Hands Across the Caribbean

. March 3, 2014.
Children7

Put a crayon in the hand of an American kid and you may need to watch out for artwork on your walls. But when Jeanna Heuring, the Gifted Intervention Specialist at the Toth and Woodbury School in Perrysburg, gave crayons to kids at the Brad Reddick School in rural Haiti, “they had no idea what they were for. They kept looking to us so we could tell them what to do with them!”

Jeanna, along with other educators in the Perrysburg school system, had journeyed to the Savanette area—“the middle of no place,” according to Jan Meier-Neilsen—with Missions International of America (missionsinternationalofamerica.com), which Jan founded with her husband, Dr. Jay Neilsen, after falling in love with the country on their first trip. The organization seeks to help Haitians improve their lives across generations. In addition to the school—named for a Perrysburg friend who died in 2004—the area now has electricity, water pipes, a clinic, farming projects, and Circle of Life (haitiancircleoflife.com), where locals create beautiful, brightly-colored jewelry and home items by hand. “We hire as many local Haitians as we can,” says Jan, “and 100% of profits for these handmade items go to Haiti.”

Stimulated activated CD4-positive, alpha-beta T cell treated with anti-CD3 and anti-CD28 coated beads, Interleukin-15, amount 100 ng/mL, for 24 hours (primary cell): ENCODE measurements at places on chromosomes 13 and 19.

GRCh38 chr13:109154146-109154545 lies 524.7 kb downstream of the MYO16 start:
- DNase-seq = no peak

Access to education

Some of those workers include local teachers. “Education is the key,” says Jan, “and since it’s not free in Haiti, parents are desperate to access it for their children.” In fact, the lack of schools has fostered a tragic problem, the “restaveks.” The term translates to “stay with,” but really means a child slave. “People will come to parents in rural areas and promise to educate their children in exchange for the child living in another place,” says Jan. “But the children become slave labor; the practice is not even illegal.”

New teaching techniques

To educate Haitian teachers on new ways to learn, Perrysburg educators, including Jeanna, have been teaming up with the Neilsens since 2008. “Tom Hosler, the superintendent of Perrysburg Schools, has been incredibly supportive,” she says. Jeanna had a similar reaction to the Neilsens, and has returned several times. “Teaching tends to be lectures and rote repetition, with lots of workbooks,” she says. She and her colleagues have found Haitian teachers eager to utilize new ideas on how to incorporate more creative thinking and group work into classes. They work to include some project-based learning so that it can be continued after the Americans return home, typically after eight days.

Jeanna has founded a project of her own, A Gifted Generation (agiftedgeneration.org), an afterschool program four days a week that gives children opportunities to develop leadership skills for their community. “What I really want to do is connect the kids in Haiti with kids around the world through technology,” she says. Currently, her Ohio students are creating English lesson DVDs, which she’ll be taking to Haiti. Then the Haitian students will reciprocate, creating DVDs in their language, Creole, to send back to Ohio. “When we can connect kids to the greater world through technology in any country, there’s no limit to what they can learn.”

To purchase Circle of Life crafts, please visit the website:
haitiancircleoflife.com